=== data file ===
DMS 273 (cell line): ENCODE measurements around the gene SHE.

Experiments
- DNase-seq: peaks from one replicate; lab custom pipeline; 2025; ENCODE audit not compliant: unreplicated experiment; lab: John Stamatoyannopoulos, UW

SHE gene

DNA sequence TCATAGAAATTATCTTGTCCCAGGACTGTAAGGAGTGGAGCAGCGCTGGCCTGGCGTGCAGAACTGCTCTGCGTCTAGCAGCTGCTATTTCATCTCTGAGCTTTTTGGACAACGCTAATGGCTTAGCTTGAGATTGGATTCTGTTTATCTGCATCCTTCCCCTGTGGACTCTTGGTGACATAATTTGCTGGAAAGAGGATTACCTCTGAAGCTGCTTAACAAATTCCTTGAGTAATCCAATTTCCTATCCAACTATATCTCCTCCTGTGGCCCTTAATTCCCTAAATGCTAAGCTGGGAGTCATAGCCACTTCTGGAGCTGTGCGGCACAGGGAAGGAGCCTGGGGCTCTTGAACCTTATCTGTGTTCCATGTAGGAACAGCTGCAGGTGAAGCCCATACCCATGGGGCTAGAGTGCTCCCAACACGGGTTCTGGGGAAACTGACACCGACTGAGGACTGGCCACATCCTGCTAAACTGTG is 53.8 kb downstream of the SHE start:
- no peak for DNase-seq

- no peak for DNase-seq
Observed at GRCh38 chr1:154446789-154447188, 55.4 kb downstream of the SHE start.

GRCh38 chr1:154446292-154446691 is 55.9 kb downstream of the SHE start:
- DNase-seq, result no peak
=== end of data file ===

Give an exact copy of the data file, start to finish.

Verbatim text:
DMS 273 (cell line): ENCODE measurements around the gene SHE.

Experiments
- DNase-seq: peaks from one replicate; lab custom pipeline; 2025; ENCODE audit not compliant: unreplicated experiment; lab: John Stamatoyannopoulos, UW

SHE gene

DNA sequence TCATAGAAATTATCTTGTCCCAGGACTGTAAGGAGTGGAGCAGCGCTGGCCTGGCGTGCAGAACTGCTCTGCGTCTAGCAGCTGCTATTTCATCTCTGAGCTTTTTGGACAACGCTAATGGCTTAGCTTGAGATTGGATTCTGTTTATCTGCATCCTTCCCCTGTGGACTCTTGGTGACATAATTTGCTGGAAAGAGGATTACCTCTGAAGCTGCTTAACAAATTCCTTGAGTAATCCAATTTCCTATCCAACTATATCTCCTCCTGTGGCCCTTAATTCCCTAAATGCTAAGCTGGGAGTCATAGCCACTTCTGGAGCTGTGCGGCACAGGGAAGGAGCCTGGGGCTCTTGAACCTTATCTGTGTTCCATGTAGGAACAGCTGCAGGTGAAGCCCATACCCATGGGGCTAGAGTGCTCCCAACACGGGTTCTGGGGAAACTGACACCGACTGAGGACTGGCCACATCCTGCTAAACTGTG is 53.8 kb downstream of the SHE start:
- no peak for DNase-seq

- no peak for DNase-seq
Observed at GRCh38 chr1:154446789-154447188, 55.4 kb downstream of the SHE start.

GRCh38 chr1:154446292-154446691 is 55.9 kb downstream of the SHE start:
- DNase-seq, result no peak